Guest blog: how to price your make-up services

Stephanie Burns applying make-upProfessional make-up artist Stephanie Burns, who won Professional Beauty’s Make-up Specialist of the Year 2017 award, reveals how you can price your make-up services to attract new clientele while also remaining competitive.

One of the things I struggled with most when starting out as a make-up artist was pricing my services. This type of service is dependent on so many different factors that it makes sense to do your homework and take your time figuring out what’s the appropriate price to charge.

Here’s what I did to make sure I was pricing my services correctly:

I researched my main competition

Whether you're a salon owner or a freelance MUA, check out your competitors and get a feel for the price range locally. If you set your rate too low to begin with it's very difficult to raise it later, regardless of how good you are, as clients will now associate you with that cost. When checking other make-up artist’s prices, take into account their location, years of experience and level of expertise.

I identified my target market

I thought about the type of service I would be offering and if it would suit the clientele I wanted to attract. Don't be afraid to ask your existing clients what type of packages they would like to choose from and what they would expect to pay for this, their answers may surprise you.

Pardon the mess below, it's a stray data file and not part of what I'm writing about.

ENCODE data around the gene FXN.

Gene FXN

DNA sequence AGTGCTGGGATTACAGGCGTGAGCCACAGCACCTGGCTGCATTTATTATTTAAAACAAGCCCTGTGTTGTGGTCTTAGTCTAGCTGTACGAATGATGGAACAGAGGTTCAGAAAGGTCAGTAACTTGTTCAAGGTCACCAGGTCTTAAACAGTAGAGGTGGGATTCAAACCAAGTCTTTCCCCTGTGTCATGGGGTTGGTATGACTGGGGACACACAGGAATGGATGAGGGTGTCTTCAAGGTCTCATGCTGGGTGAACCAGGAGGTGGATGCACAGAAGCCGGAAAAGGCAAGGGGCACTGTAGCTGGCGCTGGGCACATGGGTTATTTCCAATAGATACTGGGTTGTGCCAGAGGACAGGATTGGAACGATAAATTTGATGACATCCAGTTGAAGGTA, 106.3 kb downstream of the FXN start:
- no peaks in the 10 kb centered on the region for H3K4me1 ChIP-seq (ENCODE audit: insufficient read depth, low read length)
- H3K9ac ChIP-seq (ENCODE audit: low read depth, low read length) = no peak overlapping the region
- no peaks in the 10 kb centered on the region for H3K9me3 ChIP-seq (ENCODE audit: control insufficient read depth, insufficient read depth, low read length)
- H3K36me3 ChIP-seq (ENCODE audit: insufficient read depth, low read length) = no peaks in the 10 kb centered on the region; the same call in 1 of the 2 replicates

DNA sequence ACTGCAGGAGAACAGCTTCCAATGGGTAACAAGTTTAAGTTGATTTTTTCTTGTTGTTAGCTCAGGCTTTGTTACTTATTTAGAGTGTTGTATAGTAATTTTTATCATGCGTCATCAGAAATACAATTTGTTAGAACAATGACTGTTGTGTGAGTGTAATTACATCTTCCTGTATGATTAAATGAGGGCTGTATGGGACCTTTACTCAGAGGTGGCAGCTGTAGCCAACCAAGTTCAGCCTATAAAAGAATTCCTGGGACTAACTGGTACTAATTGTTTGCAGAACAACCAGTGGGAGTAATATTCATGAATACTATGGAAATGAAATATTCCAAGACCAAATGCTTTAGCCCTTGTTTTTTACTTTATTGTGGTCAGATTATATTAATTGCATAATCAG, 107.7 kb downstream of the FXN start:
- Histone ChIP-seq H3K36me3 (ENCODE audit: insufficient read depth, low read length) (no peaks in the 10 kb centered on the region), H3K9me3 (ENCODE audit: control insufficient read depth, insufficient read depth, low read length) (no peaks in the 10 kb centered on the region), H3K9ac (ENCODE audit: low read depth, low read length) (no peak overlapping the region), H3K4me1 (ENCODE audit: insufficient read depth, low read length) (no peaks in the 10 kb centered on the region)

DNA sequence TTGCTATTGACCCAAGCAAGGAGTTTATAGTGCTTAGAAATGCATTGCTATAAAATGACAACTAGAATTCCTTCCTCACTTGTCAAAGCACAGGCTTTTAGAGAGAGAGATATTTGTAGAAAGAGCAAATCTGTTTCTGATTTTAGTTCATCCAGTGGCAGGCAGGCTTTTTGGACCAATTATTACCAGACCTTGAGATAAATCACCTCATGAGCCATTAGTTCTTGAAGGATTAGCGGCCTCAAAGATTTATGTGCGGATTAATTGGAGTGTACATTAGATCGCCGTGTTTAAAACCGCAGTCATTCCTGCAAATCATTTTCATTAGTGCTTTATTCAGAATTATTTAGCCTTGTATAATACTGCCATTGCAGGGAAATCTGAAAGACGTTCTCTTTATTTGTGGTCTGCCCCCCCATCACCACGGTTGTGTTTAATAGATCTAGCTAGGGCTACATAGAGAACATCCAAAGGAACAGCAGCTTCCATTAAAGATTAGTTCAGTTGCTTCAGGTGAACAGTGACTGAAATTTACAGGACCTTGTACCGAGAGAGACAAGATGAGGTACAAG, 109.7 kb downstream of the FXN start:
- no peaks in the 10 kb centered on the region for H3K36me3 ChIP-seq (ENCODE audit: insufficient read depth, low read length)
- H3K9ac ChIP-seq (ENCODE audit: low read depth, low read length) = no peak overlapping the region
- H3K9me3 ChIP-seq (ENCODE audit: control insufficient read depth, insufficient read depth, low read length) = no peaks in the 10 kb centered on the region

From there you can work out which make-up services you'd like to offer, but bear in mind how much time will be spent and what skill level is required before setting a price for each. For example, bridal make-up application usually takes longer and requires more advanced skills than a straight-up beauty make-up, so you will need to show that in your pricing structure.

I made sure my expenses were covered

By this stage you should have a rough idea of what you will be charging but now you need to make sure it covers all your expenses. This is the aspect that most clients are unaware of when they’re paying for make-up, but if you don't factor it in then it just becomes a very expensive hobby.

Expenses can vary greatly – if you're a salon-owner you'll have rent, rates, insurance and wages to consider, and if you're mobile you’ll have vehicle costs, petrol expenses and so on. Not to mention kit replenishment, advertising, phone costs...the list goes on.

I review my prices regularly

And finally, don't forget to review your prices every once in a while. Your business expenses will rise due to inflation, but you’ll also want to upgrade your kit and need to pay for more training – your experience will grow as time passes. Your clients will value all of this and understand that as your ability to provide top quality, professional make-up services increases, so too will your pricing.

Image: Stephanie Burns with her Make-up Specialist of the Year trophy at the Professional Beauty 2017 Awards